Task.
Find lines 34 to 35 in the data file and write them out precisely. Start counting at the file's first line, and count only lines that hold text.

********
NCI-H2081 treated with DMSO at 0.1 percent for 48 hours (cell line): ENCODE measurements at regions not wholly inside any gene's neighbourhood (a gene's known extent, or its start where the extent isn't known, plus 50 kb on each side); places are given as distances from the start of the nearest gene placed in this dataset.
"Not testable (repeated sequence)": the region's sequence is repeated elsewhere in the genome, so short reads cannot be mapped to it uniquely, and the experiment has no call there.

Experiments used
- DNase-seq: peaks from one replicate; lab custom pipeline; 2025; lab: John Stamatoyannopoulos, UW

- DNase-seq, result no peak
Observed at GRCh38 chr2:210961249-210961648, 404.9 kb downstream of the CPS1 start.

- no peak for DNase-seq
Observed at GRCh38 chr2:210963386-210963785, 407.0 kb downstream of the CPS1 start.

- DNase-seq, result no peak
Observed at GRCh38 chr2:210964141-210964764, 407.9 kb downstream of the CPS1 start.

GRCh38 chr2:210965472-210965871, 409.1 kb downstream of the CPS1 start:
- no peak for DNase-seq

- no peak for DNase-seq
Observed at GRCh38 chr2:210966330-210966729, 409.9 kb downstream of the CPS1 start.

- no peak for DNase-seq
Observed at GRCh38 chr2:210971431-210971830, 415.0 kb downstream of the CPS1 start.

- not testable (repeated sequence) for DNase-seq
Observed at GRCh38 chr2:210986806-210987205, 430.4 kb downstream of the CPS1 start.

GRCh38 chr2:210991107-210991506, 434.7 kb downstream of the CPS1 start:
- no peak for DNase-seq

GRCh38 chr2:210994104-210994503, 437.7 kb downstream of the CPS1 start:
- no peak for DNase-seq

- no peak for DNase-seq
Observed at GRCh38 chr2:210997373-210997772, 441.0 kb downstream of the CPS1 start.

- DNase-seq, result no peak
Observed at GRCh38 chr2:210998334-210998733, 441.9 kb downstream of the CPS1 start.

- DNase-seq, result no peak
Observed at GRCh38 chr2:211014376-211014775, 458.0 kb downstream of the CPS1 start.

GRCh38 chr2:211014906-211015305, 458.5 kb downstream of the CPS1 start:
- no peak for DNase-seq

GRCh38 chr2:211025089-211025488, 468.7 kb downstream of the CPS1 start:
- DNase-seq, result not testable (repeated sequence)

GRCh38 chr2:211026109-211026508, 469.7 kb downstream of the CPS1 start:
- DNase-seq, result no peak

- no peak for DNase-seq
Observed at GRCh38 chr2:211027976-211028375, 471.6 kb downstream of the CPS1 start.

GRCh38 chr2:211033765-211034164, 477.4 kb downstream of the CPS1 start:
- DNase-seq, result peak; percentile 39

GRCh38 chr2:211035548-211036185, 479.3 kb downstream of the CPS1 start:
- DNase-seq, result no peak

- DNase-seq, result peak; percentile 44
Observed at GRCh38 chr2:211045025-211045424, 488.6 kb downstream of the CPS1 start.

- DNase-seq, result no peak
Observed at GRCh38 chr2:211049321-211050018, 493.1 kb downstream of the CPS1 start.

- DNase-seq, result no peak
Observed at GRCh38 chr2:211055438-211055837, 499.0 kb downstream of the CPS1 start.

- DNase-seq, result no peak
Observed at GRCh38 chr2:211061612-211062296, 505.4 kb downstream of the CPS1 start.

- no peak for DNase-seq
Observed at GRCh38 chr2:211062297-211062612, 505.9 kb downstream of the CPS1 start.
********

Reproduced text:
- DNase-seq, result no peak

- no peak for DNase-seq